Magnesium is an essential nutrient, meaning that your body needs it for healthy functioning. It is found in significant quantities throughout the body and used for numerous purposes, including muscle relaxation, blood clotting, and the manufacture of ATP (adenosine triphosphate, the body's main energy molecule).

It has been called nature's calcium channel blocker. The idea refers to magnesium's ability to block calcium from entering muscle and heart cells. A group of prescription heart medications work in a similar way, although much more powerfully. This may be the basis for some of magnesium's effects when it is taken as a supplement in fairly high doses.


Requirements for magnesium increase as we grow and age. The official US and Canadian recommendations for daily intake are as follows:

  • Infants
    • 0-6 months: 30 mg
    • 7-12 months: 75 mg
  • Children
    • 1-3 years: 80 mg
    • 4-8 years: 130 mg
  • Males
    • 9-13 years: 240 mg
    • 14-18 years: 410 mg
    • 19-30 years: 400 mg
    • 31 years and older: 420 mg
  • Females
    • 9-13 years: 240 mg
    • 14-18 years: 360 mg
    • 19-30 years: 310 mg
    • 31 years and older: 320 mg
  • Pregnant Women
    • 18 years and younger: 400 mg
    • 19-30 years: 350 mg
    • 31-50 years: 360 mg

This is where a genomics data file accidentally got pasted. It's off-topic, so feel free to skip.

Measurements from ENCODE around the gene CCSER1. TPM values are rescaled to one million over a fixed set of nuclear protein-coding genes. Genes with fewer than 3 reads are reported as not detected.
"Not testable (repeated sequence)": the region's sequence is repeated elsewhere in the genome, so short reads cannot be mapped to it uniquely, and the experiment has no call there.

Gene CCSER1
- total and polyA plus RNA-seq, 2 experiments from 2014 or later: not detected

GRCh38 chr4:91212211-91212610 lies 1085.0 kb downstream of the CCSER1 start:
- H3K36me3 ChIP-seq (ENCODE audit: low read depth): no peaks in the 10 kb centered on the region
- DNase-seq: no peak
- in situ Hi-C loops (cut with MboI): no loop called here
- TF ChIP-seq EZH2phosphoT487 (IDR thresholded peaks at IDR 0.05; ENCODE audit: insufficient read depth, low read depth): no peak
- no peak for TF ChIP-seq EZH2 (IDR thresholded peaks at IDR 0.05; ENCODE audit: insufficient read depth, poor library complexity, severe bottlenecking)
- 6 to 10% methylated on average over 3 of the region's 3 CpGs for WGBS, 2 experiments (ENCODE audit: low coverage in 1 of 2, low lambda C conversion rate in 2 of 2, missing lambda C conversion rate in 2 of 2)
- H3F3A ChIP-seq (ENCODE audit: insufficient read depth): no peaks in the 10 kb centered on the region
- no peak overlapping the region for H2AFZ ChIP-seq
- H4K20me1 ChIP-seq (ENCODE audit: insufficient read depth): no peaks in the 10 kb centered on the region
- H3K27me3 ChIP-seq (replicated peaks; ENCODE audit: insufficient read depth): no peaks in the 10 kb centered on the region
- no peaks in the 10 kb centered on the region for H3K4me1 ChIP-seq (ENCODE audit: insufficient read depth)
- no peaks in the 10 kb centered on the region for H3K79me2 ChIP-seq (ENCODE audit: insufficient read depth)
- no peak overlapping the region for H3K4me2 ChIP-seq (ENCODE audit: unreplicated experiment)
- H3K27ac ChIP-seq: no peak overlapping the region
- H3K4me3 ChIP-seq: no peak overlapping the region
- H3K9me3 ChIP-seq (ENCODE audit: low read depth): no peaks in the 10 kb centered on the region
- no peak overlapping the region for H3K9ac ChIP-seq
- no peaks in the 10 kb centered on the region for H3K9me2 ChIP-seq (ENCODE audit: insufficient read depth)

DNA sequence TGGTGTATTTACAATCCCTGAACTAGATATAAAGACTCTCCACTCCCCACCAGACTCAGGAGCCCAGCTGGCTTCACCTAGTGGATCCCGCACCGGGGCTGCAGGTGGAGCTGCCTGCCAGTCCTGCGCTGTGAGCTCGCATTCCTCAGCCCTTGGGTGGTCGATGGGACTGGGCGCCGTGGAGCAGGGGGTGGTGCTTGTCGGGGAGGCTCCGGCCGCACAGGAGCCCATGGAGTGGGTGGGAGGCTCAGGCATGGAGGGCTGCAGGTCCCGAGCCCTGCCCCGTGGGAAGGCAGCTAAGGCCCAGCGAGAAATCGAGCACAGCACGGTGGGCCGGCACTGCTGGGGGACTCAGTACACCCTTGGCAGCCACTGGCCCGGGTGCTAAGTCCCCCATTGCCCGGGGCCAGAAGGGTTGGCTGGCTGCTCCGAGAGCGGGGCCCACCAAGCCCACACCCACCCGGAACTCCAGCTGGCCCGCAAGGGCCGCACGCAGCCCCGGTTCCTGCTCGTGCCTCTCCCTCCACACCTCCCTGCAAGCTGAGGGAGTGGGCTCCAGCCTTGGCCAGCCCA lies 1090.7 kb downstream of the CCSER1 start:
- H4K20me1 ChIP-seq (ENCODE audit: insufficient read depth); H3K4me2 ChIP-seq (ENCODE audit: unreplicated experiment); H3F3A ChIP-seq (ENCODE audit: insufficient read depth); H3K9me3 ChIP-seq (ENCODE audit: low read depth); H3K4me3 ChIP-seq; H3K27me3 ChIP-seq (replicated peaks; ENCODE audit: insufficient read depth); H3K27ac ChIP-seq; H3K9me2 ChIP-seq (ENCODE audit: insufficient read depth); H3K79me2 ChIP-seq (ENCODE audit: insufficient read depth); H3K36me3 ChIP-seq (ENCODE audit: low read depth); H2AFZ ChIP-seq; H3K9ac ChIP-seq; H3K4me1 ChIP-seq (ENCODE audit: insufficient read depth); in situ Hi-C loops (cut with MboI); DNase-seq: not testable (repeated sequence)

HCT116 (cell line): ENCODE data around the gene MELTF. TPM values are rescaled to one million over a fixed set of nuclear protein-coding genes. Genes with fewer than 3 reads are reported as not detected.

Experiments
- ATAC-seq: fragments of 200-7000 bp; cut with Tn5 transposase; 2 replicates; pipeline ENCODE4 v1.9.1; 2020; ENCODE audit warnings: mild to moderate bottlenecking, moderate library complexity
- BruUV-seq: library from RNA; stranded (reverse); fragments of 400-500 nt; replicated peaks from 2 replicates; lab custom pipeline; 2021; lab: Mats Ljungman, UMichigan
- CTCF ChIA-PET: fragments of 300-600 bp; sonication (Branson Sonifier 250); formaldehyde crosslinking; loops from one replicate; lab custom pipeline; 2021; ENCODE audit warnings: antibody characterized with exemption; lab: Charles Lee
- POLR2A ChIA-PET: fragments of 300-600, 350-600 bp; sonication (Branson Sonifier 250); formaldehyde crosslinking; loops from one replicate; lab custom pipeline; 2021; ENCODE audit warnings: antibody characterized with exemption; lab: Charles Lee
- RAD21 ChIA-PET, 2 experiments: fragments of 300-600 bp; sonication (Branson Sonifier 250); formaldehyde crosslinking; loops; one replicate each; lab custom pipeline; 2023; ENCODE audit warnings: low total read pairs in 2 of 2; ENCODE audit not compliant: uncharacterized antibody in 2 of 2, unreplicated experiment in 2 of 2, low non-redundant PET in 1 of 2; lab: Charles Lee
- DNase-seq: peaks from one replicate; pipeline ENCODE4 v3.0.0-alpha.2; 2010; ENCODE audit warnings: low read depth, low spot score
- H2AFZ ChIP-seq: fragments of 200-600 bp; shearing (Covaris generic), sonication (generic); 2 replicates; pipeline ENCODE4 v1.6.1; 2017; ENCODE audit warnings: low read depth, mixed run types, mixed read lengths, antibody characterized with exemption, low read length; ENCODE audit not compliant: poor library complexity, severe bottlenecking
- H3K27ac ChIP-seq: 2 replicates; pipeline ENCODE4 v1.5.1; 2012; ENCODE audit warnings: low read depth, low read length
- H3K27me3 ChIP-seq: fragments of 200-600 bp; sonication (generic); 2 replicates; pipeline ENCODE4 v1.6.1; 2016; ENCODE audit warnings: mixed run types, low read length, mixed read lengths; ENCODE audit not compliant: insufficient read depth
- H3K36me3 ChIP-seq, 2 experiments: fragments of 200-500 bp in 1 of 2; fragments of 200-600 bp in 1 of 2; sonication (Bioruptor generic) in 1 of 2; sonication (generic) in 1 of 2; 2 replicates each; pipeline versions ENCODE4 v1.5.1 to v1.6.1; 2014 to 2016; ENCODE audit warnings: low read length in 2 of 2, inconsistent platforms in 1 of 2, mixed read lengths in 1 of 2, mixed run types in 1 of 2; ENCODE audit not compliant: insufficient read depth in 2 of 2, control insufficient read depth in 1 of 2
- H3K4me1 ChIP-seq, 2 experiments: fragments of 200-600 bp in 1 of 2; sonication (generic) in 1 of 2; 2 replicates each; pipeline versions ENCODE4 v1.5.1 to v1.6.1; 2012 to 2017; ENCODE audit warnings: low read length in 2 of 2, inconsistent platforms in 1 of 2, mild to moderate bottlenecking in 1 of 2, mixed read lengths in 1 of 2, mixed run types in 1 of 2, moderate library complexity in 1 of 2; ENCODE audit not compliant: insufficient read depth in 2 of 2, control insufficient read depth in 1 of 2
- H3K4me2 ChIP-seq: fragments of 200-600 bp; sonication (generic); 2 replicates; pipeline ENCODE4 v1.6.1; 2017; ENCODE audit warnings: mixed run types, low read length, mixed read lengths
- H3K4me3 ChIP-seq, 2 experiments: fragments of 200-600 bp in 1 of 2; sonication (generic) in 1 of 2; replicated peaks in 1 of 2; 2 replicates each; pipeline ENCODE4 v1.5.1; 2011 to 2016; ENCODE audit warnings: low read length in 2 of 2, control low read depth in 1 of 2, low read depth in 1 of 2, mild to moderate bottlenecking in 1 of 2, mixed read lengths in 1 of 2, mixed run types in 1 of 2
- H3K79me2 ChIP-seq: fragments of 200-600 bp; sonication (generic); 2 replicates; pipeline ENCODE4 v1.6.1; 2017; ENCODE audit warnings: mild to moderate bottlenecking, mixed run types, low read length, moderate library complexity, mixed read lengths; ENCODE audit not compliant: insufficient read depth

• Nursing Women
    • 18 years and younger: 360 mg
    • 19-30 years: 310 mg
    • 31-50 years: 320 mg

Note: These recommendations refer to total intake from food plus supplements. The average diet provides a daily intake of magnesium very close to these amounts.

Kelp is very high in magnesium. Other good sources include blackstrap molasses, brewer's yeast (not to be confused with nutritional yeast), and buckwheat. The National Institutes of Health's Office of Dietary Supplements provides this list of other foods that contain magnesium:125

FoodServing size Magnesium content
(milligrams [mg])
% Daily Value
Wheat bran¼ cup8922
Almonds, dry roasted1 ounce8020
Spinach, frozen, cooked½ cup7820
Raisin bran cereal1 cup7719
Cashews, dry roasted1 ounce7419
Soybeans, cooked½ cup7419
Wheat germ¼ cup6917
Mixed nuts, dry roasted1 ounce6416
Bran flakes cereal¾ cup6416
Shredded wheat cereal2 biscuits6115
Fortified instant oatmeal1 cup6115
Peanuts, dry roasted1 ounce5013
Peanut butter2 tablespoons4912
Baked potato (with skin)1 medium4812
Blackeyed peas, cooked½ cup4612
Pinto beans, cooked½ cup4311
Brown rice, cooked½ cup4211
Lentils, cooked½ cup369
Vegetarian baked beans½ cup359
Kidney beans, canned½ cup359

In the United States, the average dietary intake of magnesium is lower than the recommended daily allowance; however, it is unclear whether this truly indicates deficiency, or if the recommended allowance is too high.1,2Alcohol abuse, surgery, diabetes, zinc supplements, certain types of diuretics ( thiazide and loop diuretics, but not potassium-sparing diuretics), estrogen and oral contraceptives, and the medications cisplatin and cyclosporin have been reported to reduce the body's level of magnesium or increase magnesium requirements.3,4,5,88-92 If you are taking potassium supplements, you may receive greater benefit from them if you take extra magnesium as well.